The board successfully helped the General Services Administration offload 10 properties for nearly $200 million in its first round of suggestions.

The board successfully helped the General Services Administration offload 10 properties for nearly $200 million in its first round of suggestions. Caroline Brehman/CQ-Roll Call, Inc via Getty Images

With Feds Working 'Wherever Their Hearts Desire,' Agencies Should Sell Off More Buildings, Lawmakers Say

Officials contend bureaucratic tussling is preventing agencies from making billions in federal property sales.

The federal government is failing to carry out a law meant to bring in billions of dollars by unloading unnecessary buildings and properties, lawmakers and officials involved in the process said on Thursday, despite the resources devoted to the effort and a newfound opportunity for agencies to absorb consolidation.

A clash between the Biden administration and a new board designed to recommend buildings ripe for disposal, coupled with insufficient resources and red tape, has delayed the process, officials told members of the Senate Homeland Security and Governmental Affairs Committee. The board successfully helped the General Services Administration offload 10 properties for nearly $200 million in its first round of suggestions, but disagreements and disruptions to the process caused officials to scrap the second round altogether. A third round of recommendations is due by the end of 2024, with a goal of $4.75 billion in proceeds. 

President Obama signed the Federal Assets Sale Transfer Act (FASTA) into law in 2016 to require GSA and the Office of Management and Budget to better track unneeded federal buildings and streamline the process for disposing of them. The measure created the Public Buildings Reform Board as an independent agency with the sole purpose of reducing the federal government's property inventory. 

David Marroni, the Government Accountability Office's acting director for physical infrastructure, told the committee the "experiment" of FASTA did not go as planned. Among the "significant setbacks," he said, was the disagreements between the White House and the board's recommendations, unrealistic timelines and a lack of funding to incentivize agencies to take on the cost-laden property sale process. As a result, he said, GSA has made “limited progress to date” in disposing of buildings. 

Former Rep. Nick Rahall, D-W.Va., who sits on the board, said the administration has not provided sufficient data to support its efforts. 

“We need data to conduct our recommendations,” Rahall said. “Data that we just don't have right now.” 

He added the board has also been hindered by disagreements with GSA on the mechanisms to facilitate sales. 

“The government needs to demonstrate innovation in how the excess properties are managed,” Rahall said, “and the board needs more authority in determining the disposal strategy.” 

Sen. Rand Paul, R-Ky., the committee’s ranking member, said agencies’ square footage needs have been reduced thanks to telework policies that allow “employees to work wherever their hearts desire,” though the Biden administration is currently calling on employees to report to their offices more frequently. The senator said the administration was placing a “bureaucratic straightjacket” on efficient property management.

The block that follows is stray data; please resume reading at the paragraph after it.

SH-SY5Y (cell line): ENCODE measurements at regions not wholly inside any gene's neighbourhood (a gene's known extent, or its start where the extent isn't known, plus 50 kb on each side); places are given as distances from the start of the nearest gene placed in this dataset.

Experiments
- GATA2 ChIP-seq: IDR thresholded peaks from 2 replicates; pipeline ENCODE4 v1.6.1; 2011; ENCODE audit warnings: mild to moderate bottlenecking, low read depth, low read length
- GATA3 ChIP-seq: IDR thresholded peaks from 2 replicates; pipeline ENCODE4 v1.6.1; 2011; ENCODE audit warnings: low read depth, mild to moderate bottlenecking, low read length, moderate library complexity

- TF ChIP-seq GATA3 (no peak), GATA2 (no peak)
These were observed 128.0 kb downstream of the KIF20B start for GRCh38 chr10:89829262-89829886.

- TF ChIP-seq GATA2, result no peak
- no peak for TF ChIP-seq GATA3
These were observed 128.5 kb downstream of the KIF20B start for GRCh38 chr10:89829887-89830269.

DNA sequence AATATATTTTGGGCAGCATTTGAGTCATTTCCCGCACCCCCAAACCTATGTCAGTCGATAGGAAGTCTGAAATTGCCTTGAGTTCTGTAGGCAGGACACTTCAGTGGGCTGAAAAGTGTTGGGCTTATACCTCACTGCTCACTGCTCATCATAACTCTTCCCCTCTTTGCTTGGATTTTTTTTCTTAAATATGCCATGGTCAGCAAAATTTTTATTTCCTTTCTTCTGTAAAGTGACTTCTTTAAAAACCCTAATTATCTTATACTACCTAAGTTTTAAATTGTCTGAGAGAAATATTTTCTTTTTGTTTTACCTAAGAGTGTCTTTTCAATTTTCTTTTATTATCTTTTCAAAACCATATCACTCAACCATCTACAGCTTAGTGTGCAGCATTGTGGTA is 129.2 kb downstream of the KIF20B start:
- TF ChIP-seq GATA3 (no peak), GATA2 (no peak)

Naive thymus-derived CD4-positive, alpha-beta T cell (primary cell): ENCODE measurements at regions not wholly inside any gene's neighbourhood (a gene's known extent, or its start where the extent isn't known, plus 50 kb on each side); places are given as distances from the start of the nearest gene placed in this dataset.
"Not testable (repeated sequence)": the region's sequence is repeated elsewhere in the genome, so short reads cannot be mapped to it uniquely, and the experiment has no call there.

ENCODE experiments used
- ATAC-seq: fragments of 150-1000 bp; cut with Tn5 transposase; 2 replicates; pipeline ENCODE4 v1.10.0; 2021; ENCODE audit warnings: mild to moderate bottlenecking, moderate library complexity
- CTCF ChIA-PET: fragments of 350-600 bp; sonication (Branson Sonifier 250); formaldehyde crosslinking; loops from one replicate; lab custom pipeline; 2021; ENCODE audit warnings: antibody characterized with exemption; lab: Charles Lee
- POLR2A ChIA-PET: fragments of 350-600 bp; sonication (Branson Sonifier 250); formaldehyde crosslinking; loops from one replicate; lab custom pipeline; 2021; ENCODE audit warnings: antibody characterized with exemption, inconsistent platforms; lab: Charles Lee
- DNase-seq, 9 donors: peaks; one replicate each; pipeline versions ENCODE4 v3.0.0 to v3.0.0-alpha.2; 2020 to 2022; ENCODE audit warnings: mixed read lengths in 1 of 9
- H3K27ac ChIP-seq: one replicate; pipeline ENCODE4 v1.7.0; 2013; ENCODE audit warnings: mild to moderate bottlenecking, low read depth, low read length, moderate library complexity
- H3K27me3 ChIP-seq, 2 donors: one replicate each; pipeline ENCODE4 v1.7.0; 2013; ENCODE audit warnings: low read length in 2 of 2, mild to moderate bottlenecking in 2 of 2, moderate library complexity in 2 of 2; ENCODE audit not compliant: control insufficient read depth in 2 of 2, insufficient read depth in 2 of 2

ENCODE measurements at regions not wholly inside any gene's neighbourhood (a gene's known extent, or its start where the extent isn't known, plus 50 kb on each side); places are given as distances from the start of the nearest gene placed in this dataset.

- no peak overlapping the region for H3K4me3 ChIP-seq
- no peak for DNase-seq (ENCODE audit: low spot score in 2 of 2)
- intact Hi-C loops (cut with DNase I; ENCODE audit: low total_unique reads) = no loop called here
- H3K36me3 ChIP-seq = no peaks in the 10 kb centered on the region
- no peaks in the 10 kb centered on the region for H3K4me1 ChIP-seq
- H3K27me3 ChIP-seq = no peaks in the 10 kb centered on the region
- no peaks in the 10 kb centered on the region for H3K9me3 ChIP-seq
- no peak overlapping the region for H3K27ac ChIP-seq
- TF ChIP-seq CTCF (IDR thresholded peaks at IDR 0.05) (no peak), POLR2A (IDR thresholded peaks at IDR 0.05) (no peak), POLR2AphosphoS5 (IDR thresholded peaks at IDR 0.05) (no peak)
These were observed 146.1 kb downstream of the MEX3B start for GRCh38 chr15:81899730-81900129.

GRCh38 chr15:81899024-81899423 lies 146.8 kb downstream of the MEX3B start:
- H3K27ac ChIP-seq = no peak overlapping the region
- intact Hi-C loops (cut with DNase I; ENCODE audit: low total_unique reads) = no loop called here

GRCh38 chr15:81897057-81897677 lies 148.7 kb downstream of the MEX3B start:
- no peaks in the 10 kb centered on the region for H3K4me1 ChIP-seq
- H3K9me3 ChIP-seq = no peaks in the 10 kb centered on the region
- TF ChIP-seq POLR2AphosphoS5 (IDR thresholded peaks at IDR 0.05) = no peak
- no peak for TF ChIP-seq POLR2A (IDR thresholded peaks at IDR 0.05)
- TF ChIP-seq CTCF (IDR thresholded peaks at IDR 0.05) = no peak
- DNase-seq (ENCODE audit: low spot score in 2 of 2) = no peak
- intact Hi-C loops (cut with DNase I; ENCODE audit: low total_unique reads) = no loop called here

“The failure of the General Services Administration to meet these goals shows the administrative resistance to change and efficiency,” Paul said. “We should not be surprised that the bureaucrats running these government agencies are not as effective as the private market in managing their real property portfolios.”

Marroni agreed that agencies were better positioned to unload properties as more employees work remotely. 

“In the aftermath of the COVID 19 pandemic, the federal government has a unique opportunity to reposition its property holdings and better achieve agency missions while potentially saving taxpayers millions of dollars,” he said. 

Nina Albert, commissioner of GSA's Public Buildings Service, stressed that agencies required upfront funding to pay for the costs of unloading a property. Delays in the initial round of sales—it took two years for agencies to sell the FASTA board’s first recommendations—prevented it from utilizing the proceeds for the scheduled subsequent round. The board subsequently lost two members and its quorum, meaning it could not further engage with OMB after the White House rejected its second set of proposals. Albert attributed the initial delays to the normal hurdles involved in standing up a new federal agency. 

Marroni suggested Congress consider allowing agencies to keep more of the proceeds from their property sales as an incentive to get involved in the process in the first place. Albert, meanwhile, asked lawmakers to allow GSA to fully tap into the revenue it generates by leasing properties. More funds would lead to a better utilization of buildings, she said, noting GSA has forgone more than $11 billion in potential revenue over the last 12 years.  

That process “directly contributes to deteriorating building conditions, which leads to underutilization and forces the government to lease out of necessity, which drives up ultimate cost to the government,” Albert said. 

She agreed with a suggestion from Sen. James Lankford, R-Okla., that GSA should have more flexibility to dramatically reduce its sale price in exchange for requiring potential buyers to handle issues with federal properties such as environmental cleanups. 

Federal agencies have for years contemplated what to do with excess properties. The Obama administration identified 14,000 excess federal buildings and an additional 55,000 that were under- or unutilized. Rahall said his board’s next round of recommendations will include properties both leased and owned by the government.